Cisplatin is a potent chemotherapeutic agent used to treat various cancers, including cervical cancer.
But the continued use of cisplatin can lead to the development of cisplatin resistance and other side effects, like chemotherapy-induced neuropathic pain.
Overcoming these issues is a critical concern in cervical cancer treatment.
Now, in a new study, Prof Tae Woo Kim from Korea University Medicine and his team have explored the pathways leading to cisplatin resistance.
Their study was published online on 10 May 2023 in Nature Communications.
The team analysed the transcriptome of patients with cervical cancer who had undergone surgery and found that elevated epidermal growth factor receptor (EGFR) activity scores were associated with poor overall survival in cisplatin-treated patients.
"EGFR is a protein involved in cell signalling and its dysregulation leads to uncontrolled cell growth and tumour formation. We conducted experiments on EGFR signalling using cervical cancer cell lines and observed that the cisplatin-resistant cell line exhibited hyperactivated EGFR signalling compared to the cisplatin-susceptible cells. This led us to conclude that hyperactive EGFR triggers resistance mechanisms, leading to decreased drug effectiveness in tumour cells," explains Prof Kim.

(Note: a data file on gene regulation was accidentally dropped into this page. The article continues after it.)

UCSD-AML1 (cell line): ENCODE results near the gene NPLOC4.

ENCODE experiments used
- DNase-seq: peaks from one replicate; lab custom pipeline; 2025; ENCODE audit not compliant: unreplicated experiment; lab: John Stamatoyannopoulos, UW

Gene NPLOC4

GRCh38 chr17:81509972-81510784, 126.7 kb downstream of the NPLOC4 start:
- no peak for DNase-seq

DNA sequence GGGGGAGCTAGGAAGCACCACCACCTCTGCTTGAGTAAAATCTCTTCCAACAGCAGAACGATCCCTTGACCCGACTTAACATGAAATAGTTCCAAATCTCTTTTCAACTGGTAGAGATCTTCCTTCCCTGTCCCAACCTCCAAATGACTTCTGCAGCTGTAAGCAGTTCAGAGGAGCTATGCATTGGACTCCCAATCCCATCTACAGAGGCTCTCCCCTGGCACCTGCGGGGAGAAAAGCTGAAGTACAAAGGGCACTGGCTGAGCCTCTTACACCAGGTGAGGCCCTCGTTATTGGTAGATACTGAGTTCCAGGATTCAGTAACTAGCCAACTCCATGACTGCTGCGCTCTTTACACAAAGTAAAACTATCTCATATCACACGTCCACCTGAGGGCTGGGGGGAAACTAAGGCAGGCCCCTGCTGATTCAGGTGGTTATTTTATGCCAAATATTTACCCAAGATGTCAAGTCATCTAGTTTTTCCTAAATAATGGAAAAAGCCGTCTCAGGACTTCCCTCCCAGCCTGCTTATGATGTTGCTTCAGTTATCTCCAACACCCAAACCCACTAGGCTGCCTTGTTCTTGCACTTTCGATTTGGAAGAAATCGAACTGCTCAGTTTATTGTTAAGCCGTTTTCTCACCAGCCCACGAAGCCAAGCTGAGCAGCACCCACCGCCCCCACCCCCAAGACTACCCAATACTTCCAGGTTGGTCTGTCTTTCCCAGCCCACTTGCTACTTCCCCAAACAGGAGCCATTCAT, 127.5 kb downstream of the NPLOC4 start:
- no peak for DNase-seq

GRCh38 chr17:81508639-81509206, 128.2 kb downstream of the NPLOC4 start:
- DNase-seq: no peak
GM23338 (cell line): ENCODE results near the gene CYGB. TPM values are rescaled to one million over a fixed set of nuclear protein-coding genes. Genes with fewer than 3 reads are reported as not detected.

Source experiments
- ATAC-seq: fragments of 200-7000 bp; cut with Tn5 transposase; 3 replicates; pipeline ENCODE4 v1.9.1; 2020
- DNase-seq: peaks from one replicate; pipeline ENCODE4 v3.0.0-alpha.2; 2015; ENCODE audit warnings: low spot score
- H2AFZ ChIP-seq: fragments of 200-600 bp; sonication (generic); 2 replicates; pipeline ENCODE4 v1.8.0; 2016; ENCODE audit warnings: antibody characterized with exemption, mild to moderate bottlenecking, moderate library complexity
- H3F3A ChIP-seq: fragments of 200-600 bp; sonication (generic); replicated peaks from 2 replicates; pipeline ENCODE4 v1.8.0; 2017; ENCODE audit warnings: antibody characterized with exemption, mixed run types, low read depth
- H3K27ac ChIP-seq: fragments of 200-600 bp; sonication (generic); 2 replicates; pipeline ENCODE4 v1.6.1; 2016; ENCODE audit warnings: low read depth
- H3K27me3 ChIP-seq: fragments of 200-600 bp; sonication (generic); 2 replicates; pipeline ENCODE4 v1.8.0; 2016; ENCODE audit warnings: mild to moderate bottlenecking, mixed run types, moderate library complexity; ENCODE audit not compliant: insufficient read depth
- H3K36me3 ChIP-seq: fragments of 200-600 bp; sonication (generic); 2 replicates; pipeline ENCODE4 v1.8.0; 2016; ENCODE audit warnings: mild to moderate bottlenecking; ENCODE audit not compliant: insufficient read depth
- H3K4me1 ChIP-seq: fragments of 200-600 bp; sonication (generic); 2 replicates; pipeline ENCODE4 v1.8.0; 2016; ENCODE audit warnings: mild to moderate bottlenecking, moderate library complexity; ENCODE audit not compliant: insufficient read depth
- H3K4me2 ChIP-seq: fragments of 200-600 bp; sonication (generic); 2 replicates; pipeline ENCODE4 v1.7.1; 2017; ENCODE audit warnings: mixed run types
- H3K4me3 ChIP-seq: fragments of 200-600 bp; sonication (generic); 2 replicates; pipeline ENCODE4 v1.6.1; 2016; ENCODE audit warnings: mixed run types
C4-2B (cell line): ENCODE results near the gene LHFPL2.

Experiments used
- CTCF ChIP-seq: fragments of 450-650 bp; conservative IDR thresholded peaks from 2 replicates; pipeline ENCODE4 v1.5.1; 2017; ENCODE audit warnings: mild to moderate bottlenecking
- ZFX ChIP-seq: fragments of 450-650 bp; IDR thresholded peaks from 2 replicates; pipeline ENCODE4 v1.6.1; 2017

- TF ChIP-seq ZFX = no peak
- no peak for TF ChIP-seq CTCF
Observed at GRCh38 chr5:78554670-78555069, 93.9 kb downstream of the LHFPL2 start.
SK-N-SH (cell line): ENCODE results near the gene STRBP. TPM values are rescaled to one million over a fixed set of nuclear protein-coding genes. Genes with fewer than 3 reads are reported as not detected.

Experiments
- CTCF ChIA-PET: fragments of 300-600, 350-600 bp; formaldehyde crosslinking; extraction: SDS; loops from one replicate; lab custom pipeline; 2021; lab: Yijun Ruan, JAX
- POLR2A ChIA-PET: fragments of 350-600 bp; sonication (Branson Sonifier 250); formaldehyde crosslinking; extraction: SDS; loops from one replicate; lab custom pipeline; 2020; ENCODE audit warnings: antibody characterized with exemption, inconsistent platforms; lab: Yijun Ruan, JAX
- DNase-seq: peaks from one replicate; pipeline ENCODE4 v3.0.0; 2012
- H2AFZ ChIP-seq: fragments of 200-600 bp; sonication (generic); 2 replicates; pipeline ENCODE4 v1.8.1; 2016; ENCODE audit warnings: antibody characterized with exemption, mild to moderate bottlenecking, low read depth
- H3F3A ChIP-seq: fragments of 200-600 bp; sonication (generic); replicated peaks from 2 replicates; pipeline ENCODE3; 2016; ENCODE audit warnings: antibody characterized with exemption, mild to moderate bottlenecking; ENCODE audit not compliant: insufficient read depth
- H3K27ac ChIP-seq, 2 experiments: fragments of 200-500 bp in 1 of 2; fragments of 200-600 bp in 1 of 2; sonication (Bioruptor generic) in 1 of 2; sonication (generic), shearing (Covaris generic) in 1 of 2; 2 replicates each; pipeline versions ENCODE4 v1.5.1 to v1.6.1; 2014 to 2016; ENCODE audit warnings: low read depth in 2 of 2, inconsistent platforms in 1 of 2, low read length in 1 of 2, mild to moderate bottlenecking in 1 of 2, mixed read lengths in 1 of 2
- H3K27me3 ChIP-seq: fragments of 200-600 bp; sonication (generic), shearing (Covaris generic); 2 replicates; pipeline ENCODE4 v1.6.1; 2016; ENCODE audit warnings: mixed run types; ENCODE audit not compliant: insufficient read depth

The team further identified NANOG, a transcription factor associated with resistance, metastasis, and stem cell-like properties in cancer cells, to be involved in the regulation of the EGFR pathway.
They discovered that NANOG activates the transient receptor potential vanilloid 1 (TRPV1), which is responsible for causing neuropathic pain.
TRPV1 further promotes a process called secretory autophagy, which leads epidermal growth factor (EGF) secretion.
EGF, in turn, activates the EGFR signalling pathway, contributing to cisplatin resistance.
“Most noteworthily, in our study, inhibiting TRPV1 using AMG9810, a potential pain-relieving agent, rendered the resistant tumours vulnerable to cisplatin,” says Prof Kim.
This study serves as valuable proof-of-concept for TRPV1 as a therapeutic target to combat cisplatin resistance and neuropathic pain, thereby improving the outlook for patients with cervical cancer.
Source: Korea University Medicine